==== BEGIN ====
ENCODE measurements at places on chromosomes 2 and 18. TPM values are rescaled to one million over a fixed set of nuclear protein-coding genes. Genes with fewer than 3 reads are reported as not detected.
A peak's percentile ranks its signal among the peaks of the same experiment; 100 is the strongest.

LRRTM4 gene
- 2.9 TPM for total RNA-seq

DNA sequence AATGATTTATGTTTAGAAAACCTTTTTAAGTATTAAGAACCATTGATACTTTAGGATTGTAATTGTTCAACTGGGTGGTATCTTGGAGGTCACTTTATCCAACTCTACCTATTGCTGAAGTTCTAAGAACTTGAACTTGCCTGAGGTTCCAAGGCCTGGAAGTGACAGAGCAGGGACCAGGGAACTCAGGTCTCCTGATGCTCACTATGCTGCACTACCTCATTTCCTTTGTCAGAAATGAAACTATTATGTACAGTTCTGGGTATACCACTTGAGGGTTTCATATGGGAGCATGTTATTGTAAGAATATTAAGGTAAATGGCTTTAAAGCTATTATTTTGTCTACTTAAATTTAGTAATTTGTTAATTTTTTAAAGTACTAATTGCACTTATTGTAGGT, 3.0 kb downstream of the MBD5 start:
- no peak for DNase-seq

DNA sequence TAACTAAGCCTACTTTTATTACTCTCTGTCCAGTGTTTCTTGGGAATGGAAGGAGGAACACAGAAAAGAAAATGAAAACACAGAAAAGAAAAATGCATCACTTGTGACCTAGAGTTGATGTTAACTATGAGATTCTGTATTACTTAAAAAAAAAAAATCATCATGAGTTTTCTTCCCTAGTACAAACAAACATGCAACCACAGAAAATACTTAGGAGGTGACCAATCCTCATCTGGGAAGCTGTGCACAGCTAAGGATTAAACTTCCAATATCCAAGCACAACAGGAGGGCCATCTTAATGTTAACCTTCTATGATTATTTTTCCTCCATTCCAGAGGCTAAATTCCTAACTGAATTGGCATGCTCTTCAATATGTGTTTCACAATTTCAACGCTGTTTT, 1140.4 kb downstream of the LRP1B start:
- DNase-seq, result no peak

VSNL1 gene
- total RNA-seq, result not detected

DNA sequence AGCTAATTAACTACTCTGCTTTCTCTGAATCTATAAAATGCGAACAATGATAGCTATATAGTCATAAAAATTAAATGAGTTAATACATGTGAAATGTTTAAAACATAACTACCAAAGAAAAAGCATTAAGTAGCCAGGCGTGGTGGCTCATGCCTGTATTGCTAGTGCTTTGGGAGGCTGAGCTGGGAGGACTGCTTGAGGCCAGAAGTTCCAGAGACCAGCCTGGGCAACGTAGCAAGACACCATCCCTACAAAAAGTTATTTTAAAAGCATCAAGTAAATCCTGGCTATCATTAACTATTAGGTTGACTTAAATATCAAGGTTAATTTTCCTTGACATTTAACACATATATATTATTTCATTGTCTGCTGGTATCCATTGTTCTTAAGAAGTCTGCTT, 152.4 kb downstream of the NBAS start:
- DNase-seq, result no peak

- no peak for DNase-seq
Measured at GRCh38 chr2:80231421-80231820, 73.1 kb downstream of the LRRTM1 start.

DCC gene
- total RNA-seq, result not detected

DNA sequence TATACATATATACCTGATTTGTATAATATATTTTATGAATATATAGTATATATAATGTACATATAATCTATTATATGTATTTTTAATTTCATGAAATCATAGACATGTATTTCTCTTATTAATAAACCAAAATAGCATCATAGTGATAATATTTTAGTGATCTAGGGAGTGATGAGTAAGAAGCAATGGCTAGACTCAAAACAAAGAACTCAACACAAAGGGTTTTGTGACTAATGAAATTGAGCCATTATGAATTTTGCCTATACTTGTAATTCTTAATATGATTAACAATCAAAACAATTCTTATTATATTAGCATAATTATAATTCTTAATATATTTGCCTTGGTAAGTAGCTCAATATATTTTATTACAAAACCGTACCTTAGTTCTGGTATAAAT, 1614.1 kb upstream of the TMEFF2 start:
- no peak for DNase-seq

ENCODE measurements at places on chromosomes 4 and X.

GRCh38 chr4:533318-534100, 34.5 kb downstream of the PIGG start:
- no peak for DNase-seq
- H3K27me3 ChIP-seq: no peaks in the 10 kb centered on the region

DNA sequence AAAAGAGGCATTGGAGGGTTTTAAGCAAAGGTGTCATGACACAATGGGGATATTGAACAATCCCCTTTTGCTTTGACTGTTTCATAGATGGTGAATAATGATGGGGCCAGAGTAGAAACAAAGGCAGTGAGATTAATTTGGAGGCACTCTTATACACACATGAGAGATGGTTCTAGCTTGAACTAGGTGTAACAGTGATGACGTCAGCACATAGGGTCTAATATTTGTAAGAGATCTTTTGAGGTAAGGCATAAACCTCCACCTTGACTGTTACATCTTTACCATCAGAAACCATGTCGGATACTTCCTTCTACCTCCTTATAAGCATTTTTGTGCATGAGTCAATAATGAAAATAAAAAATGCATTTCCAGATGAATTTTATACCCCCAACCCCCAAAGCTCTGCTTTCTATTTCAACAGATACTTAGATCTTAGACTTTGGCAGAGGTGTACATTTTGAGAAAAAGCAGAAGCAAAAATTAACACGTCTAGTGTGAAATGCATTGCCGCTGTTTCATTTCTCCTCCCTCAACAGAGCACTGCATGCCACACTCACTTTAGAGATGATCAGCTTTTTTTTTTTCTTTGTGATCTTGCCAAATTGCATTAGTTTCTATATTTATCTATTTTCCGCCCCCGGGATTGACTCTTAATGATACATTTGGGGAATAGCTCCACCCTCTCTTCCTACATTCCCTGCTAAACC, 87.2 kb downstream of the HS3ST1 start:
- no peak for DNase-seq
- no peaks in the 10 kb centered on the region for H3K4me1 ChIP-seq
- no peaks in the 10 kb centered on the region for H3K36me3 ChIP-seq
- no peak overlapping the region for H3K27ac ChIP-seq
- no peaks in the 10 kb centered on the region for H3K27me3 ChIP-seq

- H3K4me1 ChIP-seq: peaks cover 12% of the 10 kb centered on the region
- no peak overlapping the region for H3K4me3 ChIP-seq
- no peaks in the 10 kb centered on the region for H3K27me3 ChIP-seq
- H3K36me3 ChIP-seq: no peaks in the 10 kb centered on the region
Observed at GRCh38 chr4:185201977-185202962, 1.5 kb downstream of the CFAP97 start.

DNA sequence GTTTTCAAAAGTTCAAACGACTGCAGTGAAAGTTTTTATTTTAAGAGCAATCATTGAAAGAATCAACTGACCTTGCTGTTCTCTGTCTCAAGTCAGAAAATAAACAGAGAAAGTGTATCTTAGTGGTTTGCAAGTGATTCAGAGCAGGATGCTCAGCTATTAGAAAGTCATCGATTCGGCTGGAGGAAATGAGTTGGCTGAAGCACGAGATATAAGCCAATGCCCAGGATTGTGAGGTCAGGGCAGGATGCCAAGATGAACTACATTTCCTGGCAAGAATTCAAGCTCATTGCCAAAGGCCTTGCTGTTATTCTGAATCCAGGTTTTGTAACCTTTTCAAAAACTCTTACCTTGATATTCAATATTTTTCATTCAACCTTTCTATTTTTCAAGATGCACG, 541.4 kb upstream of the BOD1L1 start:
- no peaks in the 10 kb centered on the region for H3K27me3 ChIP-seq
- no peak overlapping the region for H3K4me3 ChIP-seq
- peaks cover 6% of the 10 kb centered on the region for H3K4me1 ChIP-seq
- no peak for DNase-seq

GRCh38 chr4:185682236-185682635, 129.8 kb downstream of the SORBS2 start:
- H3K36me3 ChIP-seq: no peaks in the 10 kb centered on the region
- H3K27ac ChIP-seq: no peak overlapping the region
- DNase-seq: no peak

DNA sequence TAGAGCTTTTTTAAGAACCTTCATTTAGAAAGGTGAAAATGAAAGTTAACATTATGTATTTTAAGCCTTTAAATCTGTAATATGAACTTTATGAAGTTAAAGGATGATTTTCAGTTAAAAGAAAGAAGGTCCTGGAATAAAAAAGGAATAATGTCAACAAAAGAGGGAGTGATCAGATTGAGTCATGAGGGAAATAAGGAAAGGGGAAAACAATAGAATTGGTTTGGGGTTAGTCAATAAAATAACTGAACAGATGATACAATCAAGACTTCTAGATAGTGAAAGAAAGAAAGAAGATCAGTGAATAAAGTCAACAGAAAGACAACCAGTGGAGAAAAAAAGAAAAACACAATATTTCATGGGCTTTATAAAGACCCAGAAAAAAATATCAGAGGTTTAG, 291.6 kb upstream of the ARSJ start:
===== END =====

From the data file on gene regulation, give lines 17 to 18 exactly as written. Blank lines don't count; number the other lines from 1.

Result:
DNA sequence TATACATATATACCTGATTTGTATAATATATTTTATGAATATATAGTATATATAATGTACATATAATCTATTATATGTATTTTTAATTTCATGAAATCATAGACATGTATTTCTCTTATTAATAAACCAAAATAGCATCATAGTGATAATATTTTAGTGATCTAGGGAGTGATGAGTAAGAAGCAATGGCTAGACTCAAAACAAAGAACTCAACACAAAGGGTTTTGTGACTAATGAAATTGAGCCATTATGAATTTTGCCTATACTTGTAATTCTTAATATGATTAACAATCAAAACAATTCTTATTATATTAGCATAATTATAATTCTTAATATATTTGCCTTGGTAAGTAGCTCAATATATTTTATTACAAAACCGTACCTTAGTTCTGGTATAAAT, 1614.1 kb upstream of the TMEFF2 start:
- no peak for DNase-seq